Car crashes in California drop 50% after shelter in place order – saving taxpayers $40m a day
- The UC Davis survey looked at data from when the stay at home order started
- Collisions fell from 1,128 in the same 22-day period in 2019 to 450 this year
- Costs saved included property damage, injury treatment and lost time working
- Learn more about how to help people impacted by COVID
The number of car crashes in California has decreased by over 50 per cent, saving tax payers $40million dollars a day.
The sharp decrease in accidents follows the state’s ‘shelter in place’ order to limit the coronavirus spread, according to a new survey.
The UC Davis research concluded the lack of crashes was a result of ‘statistically significant’ changes in traffic volume.
Traffic volume on certain highways was down by 55 percent when compared to data from last year, resulting in less accidents and a potential savings of $40 million each day to the public.
The number of car crashes in California have decreased by over 50 per cent, saving tax payers $40million dollars a day. Pictured: near empty roads in Los Angeles since the pandemic spread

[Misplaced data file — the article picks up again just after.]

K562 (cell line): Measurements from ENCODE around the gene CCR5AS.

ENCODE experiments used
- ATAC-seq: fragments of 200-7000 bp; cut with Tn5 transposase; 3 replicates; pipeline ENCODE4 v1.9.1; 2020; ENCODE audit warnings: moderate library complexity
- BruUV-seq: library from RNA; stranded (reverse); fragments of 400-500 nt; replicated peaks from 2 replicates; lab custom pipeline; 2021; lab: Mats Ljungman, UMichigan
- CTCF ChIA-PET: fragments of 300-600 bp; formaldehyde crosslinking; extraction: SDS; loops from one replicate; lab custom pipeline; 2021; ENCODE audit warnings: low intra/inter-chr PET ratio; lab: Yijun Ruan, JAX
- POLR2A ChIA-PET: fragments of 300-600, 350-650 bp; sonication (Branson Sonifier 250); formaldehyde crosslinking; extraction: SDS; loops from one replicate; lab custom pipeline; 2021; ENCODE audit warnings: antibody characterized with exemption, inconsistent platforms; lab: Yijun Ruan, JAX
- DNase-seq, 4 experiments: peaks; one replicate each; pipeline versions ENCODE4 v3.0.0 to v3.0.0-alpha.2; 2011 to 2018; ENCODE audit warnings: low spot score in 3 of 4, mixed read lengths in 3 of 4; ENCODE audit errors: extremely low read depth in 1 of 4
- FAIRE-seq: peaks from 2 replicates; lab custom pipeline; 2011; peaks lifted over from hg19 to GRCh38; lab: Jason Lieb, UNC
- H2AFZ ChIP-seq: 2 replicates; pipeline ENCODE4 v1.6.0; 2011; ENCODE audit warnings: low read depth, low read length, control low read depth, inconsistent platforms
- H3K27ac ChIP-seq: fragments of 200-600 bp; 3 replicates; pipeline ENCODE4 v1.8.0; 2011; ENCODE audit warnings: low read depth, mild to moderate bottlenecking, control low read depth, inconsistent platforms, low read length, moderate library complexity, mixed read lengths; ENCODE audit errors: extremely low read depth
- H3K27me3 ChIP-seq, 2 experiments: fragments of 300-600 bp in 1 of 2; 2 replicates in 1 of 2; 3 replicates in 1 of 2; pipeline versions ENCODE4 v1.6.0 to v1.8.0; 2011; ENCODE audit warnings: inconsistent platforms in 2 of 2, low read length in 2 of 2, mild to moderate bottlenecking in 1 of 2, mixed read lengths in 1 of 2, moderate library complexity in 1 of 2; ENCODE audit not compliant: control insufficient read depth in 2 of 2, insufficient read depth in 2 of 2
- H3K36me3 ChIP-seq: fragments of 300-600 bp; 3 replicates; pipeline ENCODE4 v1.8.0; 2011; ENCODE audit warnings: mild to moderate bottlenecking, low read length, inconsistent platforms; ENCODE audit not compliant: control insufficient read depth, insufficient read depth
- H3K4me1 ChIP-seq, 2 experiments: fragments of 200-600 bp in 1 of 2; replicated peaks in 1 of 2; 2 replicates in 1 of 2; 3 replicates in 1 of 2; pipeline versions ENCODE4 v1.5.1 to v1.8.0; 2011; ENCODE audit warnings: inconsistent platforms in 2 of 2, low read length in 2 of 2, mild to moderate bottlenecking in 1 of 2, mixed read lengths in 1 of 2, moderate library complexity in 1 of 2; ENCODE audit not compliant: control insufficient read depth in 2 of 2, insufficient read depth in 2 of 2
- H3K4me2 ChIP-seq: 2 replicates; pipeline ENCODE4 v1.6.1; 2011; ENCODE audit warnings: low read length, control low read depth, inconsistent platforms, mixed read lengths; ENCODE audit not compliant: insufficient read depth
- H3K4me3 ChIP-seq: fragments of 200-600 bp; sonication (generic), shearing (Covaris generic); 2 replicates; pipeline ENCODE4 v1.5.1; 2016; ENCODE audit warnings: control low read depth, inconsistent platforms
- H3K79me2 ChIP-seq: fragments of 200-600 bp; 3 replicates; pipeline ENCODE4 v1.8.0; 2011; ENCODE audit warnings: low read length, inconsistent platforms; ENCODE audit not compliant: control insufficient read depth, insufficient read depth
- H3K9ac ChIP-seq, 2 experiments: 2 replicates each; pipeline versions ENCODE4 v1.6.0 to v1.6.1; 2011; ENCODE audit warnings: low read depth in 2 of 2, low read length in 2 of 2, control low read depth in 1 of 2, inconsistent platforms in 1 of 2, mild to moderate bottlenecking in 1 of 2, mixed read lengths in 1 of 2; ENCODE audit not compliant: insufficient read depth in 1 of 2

‘The savings are about $40 million a day. That’s about $15 billion over a one-year period, which is almost the size of the state portion of California’s transportation budget for a year,’ Fraser Shilling, co-director of the Road Ecology Center at UC Davis, told the Los Angeles Times.
The survey used data from California Highway Patrol incident reports and the savings were calculated by using similar data from the Federal Highway Administration, according to the paper.
The costs included property damage, treatment of injuries, lost time at work, emergency responses, insurance claims and the equivalent cost of a life.
The survey used data from California Highway Patrol incident reports and the savings were calculated by using similar data from the Federal Highway Administration (file image)
The survey looked at data from when the stay at home order went into effect and compared it to a similar period in 2019.
Between March 21 – two days after the order – and April 11, the average daily number of all traffic collisions was about 450. Collisions were estimated to be 1,128 during the same time last year.
Fatal car crashes decreased from 496 to 237 over the same 22-day period, the survey said.
Shilling added that a major benefit of the stay-at-home order was a reduction in fatalities and injuries amid pedestrians and cyclists throughout the state.
‘Suddenly you have much fewer cars,’ he said. ‘So it’s much safer to be a pedestrian or cyclist these days.’